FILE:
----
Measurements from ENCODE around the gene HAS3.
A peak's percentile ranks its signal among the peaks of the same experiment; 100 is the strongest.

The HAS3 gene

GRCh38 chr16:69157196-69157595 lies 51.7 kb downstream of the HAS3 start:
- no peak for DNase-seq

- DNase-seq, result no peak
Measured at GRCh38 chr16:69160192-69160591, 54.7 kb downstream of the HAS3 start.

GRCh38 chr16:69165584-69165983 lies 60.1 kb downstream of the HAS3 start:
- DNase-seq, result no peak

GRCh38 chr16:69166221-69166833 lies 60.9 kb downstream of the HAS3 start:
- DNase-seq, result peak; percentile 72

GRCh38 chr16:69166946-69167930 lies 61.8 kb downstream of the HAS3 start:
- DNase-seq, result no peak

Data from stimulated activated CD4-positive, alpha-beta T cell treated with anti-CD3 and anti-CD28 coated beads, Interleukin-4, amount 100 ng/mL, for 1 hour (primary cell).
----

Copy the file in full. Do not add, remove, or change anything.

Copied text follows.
Measurements from ENCODE around the gene HAS3.
A peak's percentile ranks its signal among the peaks of the same experiment; 100 is the strongest.

The HAS3 gene

GRCh38 chr16:69157196-69157595 lies 51.7 kb downstream of the HAS3 start:
- no peak for DNase-seq

- DNase-seq, result no peak
Measured at GRCh38 chr16:69160192-69160591, 54.7 kb downstream of the HAS3 start.

GRCh38 chr16:69165584-69165983 lies 60.1 kb downstream of the HAS3 start:
- DNase-seq, result no peak

GRCh38 chr16:69166221-69166833 lies 60.9 kb downstream of the HAS3 start:
- DNase-seq, result peak; percentile 72

GRCh38 chr16:69166946-69167930 lies 61.8 kb downstream of the HAS3 start:
- DNase-seq, result no peak

Data from stimulated activated CD4-positive, alpha-beta T cell treated with anti-CD3 and anti-CD28 coated beads, Interleukin-4, amount 100 ng/mL, for 1 hour (primary cell).